This tea smells heavenly, the whole time my water was heating I had my nose in the bag! Is a very delicate flavor and needed no sweetener. I steeped my stars 3 times- the 2nd time was the best, but the 3rd was still quite enjoyable.
“This tea smells heavenly, the whole time my water was heating I had my nose in the bag! Is a very delicate flavor and needed no sweetener. I steeped my stars 3 times- the 2nd time was the best,...” Read full tasting note
“Second to last untasted, unwritten about white tea in my cupboard! Yay! Tomorrow I can check another box. And soon after that another: I only have two oolong samples (that I’m aware of) left to...” Read full tasting note
This tea is from Fuding in the north-eastern portion of the Fujian province of China. Fuding is considered by many to be the epicenter of hand-made tea production. Although many gardens produce this tea, the buds from which our Star of China is made come from the Rui Yun Tea Base, one of the finest gardens in the region. Once the large leaves have been steamed and are still damp, they are hand-stitched into the distinctive 5-pointed star shape. The tea workers who stitch the tea are respected specialists, and many of their families have been making the star for generations. Only 6 tons of this tea are produced annually. This is a truly breathtaking white tea that brews to a very pale green liquor and leaves no trace of bitterness even after steeping for 15 minutes. A delicate, soft, and sweet flavor with almost no astringency, it is less smoky than Snow Dragon and milder than Silver Needles. This rare tea is served at state functions in Beijing. Use 3-5 stars per cup and steep in 160-degree water for 4-5 minutes. Leaves may be re-infused once or twice.
Company description not available.
Star of ChinaImperial Tea Garden
Star of AfricaTeaism
2006 Star of MenghaiMenghai Tea Factory
Star of IndiaArtful Tea
Star of Menghai-2007Mandala Tea
Star of IndiaCulinary Teas
Second to last untasted, unwritten about white tea in my cupboard! Yay! Tomorrow I can check another box. And soon after that another: I only have two oolong samples (that I’m aware of) left to taste and write about.
After today (counting the pu erh of the day) the cupboard count is:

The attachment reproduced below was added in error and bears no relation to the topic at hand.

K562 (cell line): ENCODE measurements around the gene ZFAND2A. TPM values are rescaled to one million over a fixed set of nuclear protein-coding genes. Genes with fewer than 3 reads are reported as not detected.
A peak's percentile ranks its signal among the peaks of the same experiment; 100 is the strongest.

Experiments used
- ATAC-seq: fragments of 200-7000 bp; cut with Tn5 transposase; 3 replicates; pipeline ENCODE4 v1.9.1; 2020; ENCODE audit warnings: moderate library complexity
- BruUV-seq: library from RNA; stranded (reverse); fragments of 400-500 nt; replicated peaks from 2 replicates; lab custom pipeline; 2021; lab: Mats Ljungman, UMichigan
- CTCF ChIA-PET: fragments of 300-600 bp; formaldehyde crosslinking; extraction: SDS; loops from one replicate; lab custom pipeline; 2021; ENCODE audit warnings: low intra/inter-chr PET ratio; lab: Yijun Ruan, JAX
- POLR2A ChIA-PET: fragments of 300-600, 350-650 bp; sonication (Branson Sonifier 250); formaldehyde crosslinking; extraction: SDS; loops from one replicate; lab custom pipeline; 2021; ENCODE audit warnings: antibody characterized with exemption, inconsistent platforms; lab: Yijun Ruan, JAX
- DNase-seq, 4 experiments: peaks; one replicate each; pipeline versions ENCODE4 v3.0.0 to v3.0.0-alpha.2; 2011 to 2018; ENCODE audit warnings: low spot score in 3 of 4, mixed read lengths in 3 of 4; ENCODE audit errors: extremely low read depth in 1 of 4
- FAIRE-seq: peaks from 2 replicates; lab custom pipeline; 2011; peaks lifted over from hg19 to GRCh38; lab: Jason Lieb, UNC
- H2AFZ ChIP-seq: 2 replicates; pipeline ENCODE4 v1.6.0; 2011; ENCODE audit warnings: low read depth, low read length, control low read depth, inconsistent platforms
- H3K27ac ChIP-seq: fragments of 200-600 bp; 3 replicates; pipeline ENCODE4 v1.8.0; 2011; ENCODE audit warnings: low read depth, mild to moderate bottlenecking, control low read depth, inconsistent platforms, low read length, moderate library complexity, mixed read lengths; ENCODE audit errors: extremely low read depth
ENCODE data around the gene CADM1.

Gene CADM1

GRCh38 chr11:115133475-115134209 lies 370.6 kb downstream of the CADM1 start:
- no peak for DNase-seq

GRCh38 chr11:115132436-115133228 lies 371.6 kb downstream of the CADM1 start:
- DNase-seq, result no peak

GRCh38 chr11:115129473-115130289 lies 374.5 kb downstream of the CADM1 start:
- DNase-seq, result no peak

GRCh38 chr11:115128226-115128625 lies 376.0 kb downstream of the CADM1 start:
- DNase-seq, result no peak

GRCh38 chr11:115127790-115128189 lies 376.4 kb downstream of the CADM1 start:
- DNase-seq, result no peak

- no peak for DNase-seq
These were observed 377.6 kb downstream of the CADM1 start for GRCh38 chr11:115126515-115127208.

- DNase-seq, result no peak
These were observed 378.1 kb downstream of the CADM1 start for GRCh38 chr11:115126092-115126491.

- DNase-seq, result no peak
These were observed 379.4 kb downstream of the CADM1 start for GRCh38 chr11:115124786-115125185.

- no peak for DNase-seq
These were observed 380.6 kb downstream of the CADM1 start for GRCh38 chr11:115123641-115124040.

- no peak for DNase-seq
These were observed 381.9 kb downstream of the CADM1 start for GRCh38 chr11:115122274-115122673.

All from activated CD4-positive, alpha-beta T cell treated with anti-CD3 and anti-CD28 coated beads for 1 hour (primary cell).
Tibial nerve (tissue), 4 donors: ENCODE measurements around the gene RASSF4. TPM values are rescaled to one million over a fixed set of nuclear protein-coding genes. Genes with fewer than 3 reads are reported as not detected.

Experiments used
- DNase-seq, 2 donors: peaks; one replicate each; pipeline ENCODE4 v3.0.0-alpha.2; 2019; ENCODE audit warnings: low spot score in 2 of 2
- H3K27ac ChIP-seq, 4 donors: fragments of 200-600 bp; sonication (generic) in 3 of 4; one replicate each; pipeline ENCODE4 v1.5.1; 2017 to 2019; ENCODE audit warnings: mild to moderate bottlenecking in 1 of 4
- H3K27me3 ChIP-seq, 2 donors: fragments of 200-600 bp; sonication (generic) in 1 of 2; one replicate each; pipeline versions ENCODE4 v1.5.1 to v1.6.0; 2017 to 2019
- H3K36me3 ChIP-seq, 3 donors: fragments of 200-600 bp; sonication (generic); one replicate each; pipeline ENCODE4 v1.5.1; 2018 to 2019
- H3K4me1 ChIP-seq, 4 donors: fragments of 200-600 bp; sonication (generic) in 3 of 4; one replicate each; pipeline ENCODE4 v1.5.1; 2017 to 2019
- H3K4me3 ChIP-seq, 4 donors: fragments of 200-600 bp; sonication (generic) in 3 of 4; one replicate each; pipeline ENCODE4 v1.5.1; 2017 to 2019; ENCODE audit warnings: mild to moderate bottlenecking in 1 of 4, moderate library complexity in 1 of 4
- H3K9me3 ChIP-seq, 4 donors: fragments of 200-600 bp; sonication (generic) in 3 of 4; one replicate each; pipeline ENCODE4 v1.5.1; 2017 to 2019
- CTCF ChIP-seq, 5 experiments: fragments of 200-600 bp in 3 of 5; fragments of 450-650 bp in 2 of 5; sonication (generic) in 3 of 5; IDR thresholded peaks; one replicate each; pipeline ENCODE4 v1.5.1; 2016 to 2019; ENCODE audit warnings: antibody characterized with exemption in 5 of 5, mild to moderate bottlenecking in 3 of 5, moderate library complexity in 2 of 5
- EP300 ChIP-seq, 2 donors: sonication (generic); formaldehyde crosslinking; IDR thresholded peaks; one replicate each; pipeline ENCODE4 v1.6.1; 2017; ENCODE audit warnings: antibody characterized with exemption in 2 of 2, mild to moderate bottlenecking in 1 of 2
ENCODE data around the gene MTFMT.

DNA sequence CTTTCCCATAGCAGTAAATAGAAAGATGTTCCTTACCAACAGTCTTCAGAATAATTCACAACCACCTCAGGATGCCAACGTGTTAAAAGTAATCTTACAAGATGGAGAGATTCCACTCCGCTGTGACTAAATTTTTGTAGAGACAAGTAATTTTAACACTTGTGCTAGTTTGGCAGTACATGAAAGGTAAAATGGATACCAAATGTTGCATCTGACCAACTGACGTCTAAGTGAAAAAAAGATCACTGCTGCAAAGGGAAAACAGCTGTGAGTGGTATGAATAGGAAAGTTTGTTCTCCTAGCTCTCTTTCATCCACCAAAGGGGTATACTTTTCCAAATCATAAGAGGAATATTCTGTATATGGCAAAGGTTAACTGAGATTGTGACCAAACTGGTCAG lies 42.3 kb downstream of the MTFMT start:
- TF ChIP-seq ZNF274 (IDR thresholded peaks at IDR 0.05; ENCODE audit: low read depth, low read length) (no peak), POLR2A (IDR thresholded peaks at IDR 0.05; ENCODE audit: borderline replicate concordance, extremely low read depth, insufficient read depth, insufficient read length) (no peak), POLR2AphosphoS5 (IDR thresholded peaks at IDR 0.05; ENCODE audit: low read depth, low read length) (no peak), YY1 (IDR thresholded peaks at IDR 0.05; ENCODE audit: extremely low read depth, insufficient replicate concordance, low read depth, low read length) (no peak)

15 pu erh
And a bunch of pu erh samples. I have no idea where they all came from.
Anyway, about today’s white tea. This is another one of those situations where I was driven to buy something because of aesthetics. I liked the name and the way the tea was tied into little blossoms.
The last time I had a tea in this sort of shape, I had trouble getting a lot of flavor out of it. I decided to steep this one at a hotter temp than recommended and at 4 minutes in the Breville. I used 8 stars.
In the packet, the tea has an earthy, white tea smell — that sort of je ne sais quois earthiness that if you have ever had white tea you know what I mean and if you haven’t, I want to say it’s a little like dirt, but in a good way.
For me, the tea is pale yellow — there is no green — and clear. It does not give off much aroma. What it does give off is a sort of sweet water smell.
It is very mild, as described. And not smoky, as described. And not bitter, as described.
I sort of wish they’d described what it was supposed to taste like, though. It’s always a little troubling when a tea’s taste can only be described by what it isn’t.
It does have flavor. Not a strong flavor, not a deep flavor (there I go again), but it does have flavor. It’s almost a little floral, like a faint petals and nectar flavor.
It’s one of those things I’ll likely keep longer than I would otherwise because I like the stars.
But it gets a rating on the higher side anyway because it has some flavor, unlike many other white teas I’ve tasted.
Flavors: Earth, Loam, Sweet